And specifically to the children in the audience: We hope that you do not mistake the times we were absent from dinners, and school concerts, and swim meets, and soccer matches, and games of catch, and stuffed animal tea parties, and Lego battles as anything other than our desire to make you proud through our effort. Do not think for one moment that you are not our most important priority, because you are. Among all the marks we received during our two years, by far the most important is the grade we receive from you. We hope we ended the program with a High Pass. Thank you for being here, because you are the reason we do what we do. (And to Matthew, Johnny, Ellie, and Danny – I love you, I’m proud of you, and yes, we can finally go to the aquarium now.)

Secondly, to everyone who teaches and works at Kellogg: Thank you. Your work is superb in intent and in implementation, and you shared it selflessly with us. Thank you for shouldering our inexperience, our overconfidence, and our impetuousness with professionalism and grace. Thank you for seeing something in us that we only hoped to see in ourselves; thank you for inviting us into your circle. We hope that we make you, and the school, proud.

And finally, to the graduates in the audience, and in particular to my fellow graduates from EMP 73: So here we are. It is amazing to think that something that took so long could go by so fast. Less than two years ago we gathered for the first time in a room just half a mile up the road as the frightening realization dawned on us: The program is not only going to involve numbers, but there’s actually going to be math. And, they’re really going to test us on it.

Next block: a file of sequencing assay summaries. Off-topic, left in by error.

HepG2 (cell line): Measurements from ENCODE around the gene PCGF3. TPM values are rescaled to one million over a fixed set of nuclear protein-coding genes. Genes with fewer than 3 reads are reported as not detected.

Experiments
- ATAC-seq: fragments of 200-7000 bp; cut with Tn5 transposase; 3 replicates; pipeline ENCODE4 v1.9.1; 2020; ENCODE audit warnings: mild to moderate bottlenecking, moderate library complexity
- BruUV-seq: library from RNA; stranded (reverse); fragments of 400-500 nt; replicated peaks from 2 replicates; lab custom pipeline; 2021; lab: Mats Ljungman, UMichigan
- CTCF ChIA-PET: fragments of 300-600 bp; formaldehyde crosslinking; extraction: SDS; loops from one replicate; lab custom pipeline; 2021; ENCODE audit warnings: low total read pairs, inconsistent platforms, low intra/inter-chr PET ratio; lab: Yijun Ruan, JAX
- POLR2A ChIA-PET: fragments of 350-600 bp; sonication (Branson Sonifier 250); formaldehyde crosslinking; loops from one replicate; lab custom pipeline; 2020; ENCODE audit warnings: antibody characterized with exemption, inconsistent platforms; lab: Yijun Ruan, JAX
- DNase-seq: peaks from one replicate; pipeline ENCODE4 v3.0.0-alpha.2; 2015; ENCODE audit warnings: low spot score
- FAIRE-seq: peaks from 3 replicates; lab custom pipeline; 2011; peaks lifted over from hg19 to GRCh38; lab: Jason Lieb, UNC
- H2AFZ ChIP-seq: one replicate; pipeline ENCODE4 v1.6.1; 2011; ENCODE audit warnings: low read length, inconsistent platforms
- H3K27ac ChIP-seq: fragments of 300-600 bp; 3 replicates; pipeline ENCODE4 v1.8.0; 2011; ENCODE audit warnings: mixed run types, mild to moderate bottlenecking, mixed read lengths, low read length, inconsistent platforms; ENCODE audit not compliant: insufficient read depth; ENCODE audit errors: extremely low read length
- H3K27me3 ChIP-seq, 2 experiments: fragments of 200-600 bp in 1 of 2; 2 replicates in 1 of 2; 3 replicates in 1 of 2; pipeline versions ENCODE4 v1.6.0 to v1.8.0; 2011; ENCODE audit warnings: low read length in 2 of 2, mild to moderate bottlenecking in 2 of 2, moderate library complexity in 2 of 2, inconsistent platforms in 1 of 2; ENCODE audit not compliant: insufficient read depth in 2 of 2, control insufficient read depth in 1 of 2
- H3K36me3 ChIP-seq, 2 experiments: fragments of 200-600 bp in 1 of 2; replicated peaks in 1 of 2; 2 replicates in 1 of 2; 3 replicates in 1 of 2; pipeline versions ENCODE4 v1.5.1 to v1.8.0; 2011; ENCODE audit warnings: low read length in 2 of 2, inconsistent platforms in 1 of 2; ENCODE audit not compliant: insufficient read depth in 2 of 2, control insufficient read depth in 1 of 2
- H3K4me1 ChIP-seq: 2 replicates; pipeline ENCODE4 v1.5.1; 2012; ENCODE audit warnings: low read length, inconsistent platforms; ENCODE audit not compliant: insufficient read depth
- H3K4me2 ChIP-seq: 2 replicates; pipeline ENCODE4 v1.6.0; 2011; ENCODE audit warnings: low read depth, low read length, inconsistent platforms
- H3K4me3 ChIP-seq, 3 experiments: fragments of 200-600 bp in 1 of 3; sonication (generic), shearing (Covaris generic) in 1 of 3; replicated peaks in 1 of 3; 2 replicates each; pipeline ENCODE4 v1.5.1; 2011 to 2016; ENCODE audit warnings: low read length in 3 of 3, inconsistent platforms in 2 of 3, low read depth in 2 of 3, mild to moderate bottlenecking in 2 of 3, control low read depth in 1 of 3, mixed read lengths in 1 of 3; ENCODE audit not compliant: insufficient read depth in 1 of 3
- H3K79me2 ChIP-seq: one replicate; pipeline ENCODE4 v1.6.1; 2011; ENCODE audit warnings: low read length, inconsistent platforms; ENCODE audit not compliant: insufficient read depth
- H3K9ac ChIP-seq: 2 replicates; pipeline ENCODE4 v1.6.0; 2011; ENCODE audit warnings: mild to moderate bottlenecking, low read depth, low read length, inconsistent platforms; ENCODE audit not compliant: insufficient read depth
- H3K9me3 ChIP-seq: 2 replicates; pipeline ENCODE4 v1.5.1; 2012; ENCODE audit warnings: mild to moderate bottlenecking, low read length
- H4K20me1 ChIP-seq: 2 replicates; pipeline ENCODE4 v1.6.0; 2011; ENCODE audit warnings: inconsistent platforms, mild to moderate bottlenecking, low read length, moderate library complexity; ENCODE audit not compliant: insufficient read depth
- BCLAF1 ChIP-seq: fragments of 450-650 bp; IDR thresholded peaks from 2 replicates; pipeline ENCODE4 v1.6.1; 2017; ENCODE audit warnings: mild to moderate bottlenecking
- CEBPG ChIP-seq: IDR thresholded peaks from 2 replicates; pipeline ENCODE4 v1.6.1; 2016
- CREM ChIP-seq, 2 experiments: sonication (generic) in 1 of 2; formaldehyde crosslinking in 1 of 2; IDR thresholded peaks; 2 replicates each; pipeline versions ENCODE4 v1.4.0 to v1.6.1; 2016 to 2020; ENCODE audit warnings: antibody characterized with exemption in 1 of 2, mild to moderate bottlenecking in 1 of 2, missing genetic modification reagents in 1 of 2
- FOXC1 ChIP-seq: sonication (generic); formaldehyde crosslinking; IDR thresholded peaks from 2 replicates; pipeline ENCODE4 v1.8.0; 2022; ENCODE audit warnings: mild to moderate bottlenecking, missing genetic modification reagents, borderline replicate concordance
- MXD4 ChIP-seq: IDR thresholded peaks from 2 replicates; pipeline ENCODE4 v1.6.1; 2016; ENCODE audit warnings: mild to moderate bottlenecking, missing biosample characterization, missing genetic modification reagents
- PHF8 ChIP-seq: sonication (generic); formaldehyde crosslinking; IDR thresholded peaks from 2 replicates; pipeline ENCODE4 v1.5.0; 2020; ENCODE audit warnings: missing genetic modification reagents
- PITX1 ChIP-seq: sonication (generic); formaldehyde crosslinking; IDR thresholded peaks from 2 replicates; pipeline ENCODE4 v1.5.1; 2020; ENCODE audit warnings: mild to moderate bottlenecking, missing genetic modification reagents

But we overcame our fear, and soon we got into a routine. It was a routine that was hard not to like. It involved new books every six weeks, books that were labeled with our names neatly on the top. It involved weekly group meetings, and lots of lecture notes – but it also involved omelets, and quite a few more meals than normal, healthy people should eat.

It’s true that there were exams and assignments and papers, but it also turned out that there was something else – there were good people, the kind of people you’d always wish and hope that you’d meet, people who were smart and funny and challenging and inspiring. And though we came into the program thinking that the people were a way to understand the coursework, it soon became clear that the reality was just the opposite – that the curriculum was just a door into the real value of Kellogg: All of you.